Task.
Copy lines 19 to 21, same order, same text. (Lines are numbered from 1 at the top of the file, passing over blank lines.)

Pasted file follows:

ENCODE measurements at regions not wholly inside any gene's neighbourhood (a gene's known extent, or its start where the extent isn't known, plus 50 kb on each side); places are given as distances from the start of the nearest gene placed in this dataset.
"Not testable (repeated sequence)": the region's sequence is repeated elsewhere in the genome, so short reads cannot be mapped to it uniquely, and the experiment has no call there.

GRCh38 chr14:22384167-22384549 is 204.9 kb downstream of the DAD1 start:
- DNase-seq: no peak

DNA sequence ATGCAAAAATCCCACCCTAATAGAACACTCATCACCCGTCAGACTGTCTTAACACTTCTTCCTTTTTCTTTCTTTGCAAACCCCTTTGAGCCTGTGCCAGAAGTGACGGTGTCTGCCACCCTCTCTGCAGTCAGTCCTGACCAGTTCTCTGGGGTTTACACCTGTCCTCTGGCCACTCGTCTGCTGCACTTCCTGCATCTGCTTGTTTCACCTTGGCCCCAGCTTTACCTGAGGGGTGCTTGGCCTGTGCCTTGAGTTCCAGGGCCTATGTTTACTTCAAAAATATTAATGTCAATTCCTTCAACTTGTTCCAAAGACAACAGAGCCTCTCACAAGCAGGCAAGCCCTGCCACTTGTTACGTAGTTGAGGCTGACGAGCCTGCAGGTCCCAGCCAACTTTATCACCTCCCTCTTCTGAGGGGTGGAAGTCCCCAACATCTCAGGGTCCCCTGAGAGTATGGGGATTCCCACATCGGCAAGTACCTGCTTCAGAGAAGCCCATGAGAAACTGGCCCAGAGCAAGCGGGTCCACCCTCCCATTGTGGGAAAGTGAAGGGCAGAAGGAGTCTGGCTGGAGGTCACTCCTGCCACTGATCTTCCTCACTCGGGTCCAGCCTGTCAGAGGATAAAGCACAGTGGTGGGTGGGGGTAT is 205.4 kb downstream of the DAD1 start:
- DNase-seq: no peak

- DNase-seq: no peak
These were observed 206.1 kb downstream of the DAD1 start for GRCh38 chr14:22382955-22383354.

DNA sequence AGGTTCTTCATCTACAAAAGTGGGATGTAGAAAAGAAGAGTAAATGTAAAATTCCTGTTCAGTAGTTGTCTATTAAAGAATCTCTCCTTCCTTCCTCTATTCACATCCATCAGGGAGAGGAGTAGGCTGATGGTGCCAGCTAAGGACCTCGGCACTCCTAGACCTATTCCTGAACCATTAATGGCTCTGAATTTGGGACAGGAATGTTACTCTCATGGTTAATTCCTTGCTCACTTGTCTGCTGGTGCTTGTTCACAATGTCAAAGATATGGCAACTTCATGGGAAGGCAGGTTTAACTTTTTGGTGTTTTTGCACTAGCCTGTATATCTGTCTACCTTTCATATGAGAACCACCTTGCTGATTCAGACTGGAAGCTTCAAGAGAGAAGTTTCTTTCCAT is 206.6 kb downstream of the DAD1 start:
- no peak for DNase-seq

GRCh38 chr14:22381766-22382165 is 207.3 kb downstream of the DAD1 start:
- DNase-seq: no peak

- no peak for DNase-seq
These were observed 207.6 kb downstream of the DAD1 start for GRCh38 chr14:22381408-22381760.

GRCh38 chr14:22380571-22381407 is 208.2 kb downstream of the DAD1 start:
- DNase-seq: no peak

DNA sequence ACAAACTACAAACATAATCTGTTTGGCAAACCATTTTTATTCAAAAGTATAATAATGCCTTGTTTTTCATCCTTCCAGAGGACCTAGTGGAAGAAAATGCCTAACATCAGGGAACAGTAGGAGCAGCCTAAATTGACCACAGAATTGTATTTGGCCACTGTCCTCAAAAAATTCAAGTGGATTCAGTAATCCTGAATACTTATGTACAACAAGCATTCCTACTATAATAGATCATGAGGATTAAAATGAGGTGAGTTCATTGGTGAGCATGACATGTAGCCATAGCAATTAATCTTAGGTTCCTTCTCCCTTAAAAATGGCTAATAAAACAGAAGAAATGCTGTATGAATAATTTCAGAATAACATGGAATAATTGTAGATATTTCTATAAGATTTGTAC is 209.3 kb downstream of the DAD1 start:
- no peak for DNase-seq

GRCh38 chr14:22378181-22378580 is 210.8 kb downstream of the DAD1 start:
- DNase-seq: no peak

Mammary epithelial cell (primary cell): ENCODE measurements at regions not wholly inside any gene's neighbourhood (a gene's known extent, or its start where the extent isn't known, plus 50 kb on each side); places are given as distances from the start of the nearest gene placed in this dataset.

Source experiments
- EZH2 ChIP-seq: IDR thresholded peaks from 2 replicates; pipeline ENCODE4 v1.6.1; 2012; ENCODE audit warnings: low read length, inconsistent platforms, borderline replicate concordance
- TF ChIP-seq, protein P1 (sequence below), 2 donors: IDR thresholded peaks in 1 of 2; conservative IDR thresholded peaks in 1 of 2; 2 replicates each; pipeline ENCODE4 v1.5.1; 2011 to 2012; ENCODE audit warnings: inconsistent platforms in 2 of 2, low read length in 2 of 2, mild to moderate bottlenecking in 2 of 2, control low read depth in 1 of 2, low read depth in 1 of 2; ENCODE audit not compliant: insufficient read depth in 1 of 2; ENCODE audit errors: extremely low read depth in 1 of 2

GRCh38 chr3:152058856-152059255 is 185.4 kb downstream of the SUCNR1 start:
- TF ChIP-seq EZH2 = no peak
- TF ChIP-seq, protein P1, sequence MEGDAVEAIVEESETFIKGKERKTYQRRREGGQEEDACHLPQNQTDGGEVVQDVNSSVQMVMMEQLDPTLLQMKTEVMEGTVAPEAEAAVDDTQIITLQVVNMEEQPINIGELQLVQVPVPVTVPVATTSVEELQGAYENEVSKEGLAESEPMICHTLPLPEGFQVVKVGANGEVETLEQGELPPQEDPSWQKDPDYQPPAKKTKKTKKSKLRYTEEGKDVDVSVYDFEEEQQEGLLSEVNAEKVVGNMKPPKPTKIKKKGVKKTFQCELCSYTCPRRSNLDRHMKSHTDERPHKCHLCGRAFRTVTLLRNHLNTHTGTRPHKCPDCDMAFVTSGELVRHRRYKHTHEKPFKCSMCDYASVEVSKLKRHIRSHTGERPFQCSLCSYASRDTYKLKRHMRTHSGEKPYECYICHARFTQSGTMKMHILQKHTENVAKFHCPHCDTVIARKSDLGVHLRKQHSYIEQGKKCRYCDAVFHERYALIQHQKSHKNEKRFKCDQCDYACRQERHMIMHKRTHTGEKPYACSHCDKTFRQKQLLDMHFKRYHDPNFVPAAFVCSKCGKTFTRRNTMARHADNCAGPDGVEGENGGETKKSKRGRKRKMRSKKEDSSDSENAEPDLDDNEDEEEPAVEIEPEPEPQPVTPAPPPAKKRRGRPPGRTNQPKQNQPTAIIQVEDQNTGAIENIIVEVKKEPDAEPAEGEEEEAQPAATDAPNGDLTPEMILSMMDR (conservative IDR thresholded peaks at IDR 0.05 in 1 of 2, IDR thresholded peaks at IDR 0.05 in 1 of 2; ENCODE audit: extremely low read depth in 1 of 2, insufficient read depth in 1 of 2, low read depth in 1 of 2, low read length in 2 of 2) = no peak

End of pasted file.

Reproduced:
GRCh38 chr14:22378181-22378580 is 210.8 kb downstream of the DAD1 start:
- DNase-seq: no peak

Mammary epithelial cell (primary cell): ENCODE measurements at regions not wholly inside any gene's neighbourhood (a gene's known extent, or its start where the extent isn't known, plus 50 kb on each side); places are given as distances from the start of the nearest gene placed in this dataset.